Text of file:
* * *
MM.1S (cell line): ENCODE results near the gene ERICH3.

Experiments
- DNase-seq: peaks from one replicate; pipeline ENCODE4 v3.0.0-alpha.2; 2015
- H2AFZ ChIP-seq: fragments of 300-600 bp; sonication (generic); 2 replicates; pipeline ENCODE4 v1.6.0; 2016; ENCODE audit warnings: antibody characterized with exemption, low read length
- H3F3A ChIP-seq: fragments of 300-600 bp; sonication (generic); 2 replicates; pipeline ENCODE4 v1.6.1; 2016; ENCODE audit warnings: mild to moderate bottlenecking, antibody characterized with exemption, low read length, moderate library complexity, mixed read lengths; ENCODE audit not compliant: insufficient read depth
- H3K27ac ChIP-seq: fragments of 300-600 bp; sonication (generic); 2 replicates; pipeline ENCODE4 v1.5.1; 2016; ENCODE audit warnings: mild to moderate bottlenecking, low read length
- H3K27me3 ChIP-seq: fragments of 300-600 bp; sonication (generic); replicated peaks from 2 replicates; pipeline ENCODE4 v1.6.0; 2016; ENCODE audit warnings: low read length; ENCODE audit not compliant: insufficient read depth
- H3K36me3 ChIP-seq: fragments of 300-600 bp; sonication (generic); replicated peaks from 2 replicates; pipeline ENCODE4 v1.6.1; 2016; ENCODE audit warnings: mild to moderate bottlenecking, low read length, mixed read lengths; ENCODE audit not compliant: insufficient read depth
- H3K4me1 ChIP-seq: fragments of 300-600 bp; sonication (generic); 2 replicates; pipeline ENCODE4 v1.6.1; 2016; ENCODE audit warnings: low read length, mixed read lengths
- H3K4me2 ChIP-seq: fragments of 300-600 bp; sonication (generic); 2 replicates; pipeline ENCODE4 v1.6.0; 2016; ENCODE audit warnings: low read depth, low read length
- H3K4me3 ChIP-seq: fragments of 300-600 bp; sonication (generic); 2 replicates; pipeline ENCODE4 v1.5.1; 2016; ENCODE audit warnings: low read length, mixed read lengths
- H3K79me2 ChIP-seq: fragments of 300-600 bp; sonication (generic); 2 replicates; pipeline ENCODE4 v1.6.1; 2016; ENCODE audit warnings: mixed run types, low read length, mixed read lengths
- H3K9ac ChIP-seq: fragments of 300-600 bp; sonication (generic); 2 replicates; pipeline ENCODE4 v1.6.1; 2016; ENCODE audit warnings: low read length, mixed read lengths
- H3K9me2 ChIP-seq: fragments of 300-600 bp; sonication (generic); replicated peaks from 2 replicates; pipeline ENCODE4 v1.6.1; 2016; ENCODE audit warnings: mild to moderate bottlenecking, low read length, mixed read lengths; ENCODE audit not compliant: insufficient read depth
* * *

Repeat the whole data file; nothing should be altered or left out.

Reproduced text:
MM.1S (cell line): ENCODE results near the gene ERICH3.

Experiments
- DNase-seq: peaks from one replicate; pipeline ENCODE4 v3.0.0-alpha.2; 2015
- H2AFZ ChIP-seq: fragments of 300-600 bp; sonication (generic); 2 replicates; pipeline ENCODE4 v1.6.0; 2016; ENCODE audit warnings: antibody characterized with exemption, low read length
- H3F3A ChIP-seq: fragments of 300-600 bp; sonication (generic); 2 replicates; pipeline ENCODE4 v1.6.1; 2016; ENCODE audit warnings: mild to moderate bottlenecking, antibody characterized with exemption, low read length, moderate library complexity, mixed read lengths; ENCODE audit not compliant: insufficient read depth
- H3K27ac ChIP-seq: fragments of 300-600 bp; sonication (generic); 2 replicates; pipeline ENCODE4 v1.5.1; 2016; ENCODE audit warnings: mild to moderate bottlenecking, low read length
- H3K27me3 ChIP-seq: fragments of 300-600 bp; sonication (generic); replicated peaks from 2 replicates; pipeline ENCODE4 v1.6.0; 2016; ENCODE audit warnings: low read length; ENCODE audit not compliant: insufficient read depth
- H3K36me3 ChIP-seq: fragments of 300-600 bp; sonication (generic); replicated peaks from 2 replicates; pipeline ENCODE4 v1.6.1; 2016; ENCODE audit warnings: mild to moderate bottlenecking, low read length, mixed read lengths; ENCODE audit not compliant: insufficient read depth
- H3K4me1 ChIP-seq: fragments of 300-600 bp; sonication (generic); 2 replicates; pipeline ENCODE4 v1.6.1; 2016; ENCODE audit warnings: low read length, mixed read lengths
- H3K4me2 ChIP-seq: fragments of 300-600 bp; sonication (generic); 2 replicates; pipeline ENCODE4 v1.6.0; 2016; ENCODE audit warnings: low read depth, low read length
- H3K4me3 ChIP-seq: fragments of 300-600 bp; sonication (generic); 2 replicates; pipeline ENCODE4 v1.5.1; 2016; ENCODE audit warnings: low read length, mixed read lengths
- H3K79me2 ChIP-seq: fragments of 300-600 bp; sonication (generic); 2 replicates; pipeline ENCODE4 v1.6.1; 2016; ENCODE audit warnings: mixed run types, low read length, mixed read lengths
- H3K9ac ChIP-seq: fragments of 300-600 bp; sonication (generic); 2 replicates; pipeline ENCODE4 v1.6.1; 2016; ENCODE audit warnings: low read length, mixed read lengths
- H3K9me2 ChIP-seq: fragments of 300-600 bp; sonication (generic); replicated peaks from 2 replicates; pipeline ENCODE4 v1.6.1; 2016; ENCODE audit warnings: mild to moderate bottlenecking, low read length, mixed read lengths; ENCODE audit not compliant: insufficient read depth